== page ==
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South Carolina Travel Guide
Lake Marion, South Carolina © Iempleh
Agriculture dominates the small state of South Carolina, a region of rolling hills, fertile farmland, and grand antebellum plantations. The pastoral landscapes are charming but hold little interest, with most visitors drawn to the South Carolina coast, which contains most of its attractions.
White sandy seashore stretches from the Grand Strand in the north to the mouth of the Savannah River in the south. The resort of Myrtle Beach is the glitzy heart, which is famous for its family entertainment, amusement park attractions, and recreational activities, especially golf.
Resorts populate the coast to historic Georgetown, sitting between the carnival atmosphere of Myrtle Beach and the old port grandeur of Charleston, one of the most elegant cities in the country. South of Charleston, the coastline breaks into small marshy islands that preserve traces of Gullah culture.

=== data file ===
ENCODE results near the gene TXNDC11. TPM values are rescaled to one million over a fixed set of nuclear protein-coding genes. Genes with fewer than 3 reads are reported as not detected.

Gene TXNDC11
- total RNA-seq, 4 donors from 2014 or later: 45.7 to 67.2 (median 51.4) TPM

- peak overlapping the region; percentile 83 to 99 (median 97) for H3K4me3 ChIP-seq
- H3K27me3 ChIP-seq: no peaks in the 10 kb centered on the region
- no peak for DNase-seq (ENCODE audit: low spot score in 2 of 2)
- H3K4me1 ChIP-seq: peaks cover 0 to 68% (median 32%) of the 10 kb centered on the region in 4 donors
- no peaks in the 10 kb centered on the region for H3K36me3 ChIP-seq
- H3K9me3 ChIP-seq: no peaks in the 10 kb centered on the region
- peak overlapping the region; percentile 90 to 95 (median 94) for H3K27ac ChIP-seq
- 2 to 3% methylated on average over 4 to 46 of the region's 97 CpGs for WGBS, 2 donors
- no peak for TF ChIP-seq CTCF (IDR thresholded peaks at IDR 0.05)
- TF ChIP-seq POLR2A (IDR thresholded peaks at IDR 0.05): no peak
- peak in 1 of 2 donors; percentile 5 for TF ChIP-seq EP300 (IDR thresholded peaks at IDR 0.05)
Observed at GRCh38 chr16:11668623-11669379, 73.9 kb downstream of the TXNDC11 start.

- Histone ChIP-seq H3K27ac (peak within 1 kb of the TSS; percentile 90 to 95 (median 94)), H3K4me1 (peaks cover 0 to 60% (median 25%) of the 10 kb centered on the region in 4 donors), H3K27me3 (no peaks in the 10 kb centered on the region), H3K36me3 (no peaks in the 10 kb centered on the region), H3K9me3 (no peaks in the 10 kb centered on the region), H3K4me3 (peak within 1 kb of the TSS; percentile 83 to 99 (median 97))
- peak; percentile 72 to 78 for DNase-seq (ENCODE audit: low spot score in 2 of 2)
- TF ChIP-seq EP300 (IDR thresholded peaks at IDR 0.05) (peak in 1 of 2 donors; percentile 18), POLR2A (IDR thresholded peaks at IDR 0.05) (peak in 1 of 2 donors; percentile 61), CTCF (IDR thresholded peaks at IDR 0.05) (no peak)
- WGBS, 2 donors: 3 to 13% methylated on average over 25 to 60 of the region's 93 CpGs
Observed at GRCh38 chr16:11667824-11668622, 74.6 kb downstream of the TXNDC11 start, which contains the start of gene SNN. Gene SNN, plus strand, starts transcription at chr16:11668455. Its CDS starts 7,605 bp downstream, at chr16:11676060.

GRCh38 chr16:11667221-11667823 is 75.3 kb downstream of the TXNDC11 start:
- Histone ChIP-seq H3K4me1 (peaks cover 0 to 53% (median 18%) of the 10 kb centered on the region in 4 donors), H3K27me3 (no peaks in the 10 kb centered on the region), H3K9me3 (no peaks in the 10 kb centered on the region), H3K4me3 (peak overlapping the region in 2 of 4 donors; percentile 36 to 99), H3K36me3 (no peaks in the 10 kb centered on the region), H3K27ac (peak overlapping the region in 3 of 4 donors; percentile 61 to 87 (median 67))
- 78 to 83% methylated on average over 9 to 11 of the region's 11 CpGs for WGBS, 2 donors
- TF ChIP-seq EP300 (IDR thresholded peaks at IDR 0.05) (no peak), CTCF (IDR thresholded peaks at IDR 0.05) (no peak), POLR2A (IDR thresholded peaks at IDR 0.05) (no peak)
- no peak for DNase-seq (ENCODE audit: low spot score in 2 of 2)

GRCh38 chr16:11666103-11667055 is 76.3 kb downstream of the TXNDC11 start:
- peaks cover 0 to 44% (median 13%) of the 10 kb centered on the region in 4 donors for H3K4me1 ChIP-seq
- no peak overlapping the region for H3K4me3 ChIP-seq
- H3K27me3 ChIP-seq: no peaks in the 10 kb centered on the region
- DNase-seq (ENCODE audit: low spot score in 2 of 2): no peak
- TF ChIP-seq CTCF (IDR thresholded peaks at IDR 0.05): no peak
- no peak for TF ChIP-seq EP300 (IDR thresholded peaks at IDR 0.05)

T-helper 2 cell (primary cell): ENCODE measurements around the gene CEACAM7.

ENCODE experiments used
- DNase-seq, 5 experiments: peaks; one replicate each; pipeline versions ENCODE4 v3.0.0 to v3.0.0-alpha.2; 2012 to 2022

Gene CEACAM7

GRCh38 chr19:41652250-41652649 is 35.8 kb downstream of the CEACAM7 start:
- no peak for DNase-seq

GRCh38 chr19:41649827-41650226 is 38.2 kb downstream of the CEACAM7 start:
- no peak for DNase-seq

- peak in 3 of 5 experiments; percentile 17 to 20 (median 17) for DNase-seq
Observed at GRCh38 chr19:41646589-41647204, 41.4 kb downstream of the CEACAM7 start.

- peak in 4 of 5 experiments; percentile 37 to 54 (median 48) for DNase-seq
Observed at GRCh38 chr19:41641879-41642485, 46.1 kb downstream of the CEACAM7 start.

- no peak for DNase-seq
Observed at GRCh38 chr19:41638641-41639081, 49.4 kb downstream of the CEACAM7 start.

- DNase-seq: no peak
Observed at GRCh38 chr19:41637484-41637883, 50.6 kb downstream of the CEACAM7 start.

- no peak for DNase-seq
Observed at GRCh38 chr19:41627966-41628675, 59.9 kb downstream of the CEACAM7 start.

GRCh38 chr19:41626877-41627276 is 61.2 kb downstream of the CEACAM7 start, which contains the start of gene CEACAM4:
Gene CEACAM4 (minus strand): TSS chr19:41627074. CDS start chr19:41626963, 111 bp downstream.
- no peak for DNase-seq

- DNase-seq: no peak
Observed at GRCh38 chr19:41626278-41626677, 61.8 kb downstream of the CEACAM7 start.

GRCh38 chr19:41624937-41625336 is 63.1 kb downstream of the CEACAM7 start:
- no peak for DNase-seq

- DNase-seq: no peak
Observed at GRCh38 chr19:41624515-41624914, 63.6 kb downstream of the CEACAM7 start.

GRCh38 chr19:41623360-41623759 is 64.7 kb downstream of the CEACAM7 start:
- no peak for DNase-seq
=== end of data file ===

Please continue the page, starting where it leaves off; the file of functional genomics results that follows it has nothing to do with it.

The Sea Islands are home to descendants of West African slaves, brought to labour on the plantations but given land when freed in 1865. They speak a dialect known as Gullah that's unique to the African Americans of the Sea Islands of South Carolina and Georgia.
Nicknamed the 'Palmetto State', it has a rich history documented in the historic district of Charleston and restored plantation estates. Civil War enthusiasts and those interested in the history of slavery in the USA enjoy a wealth of attractions in South Carolina, while those less engaged can simply soak up the distinct southern culture.
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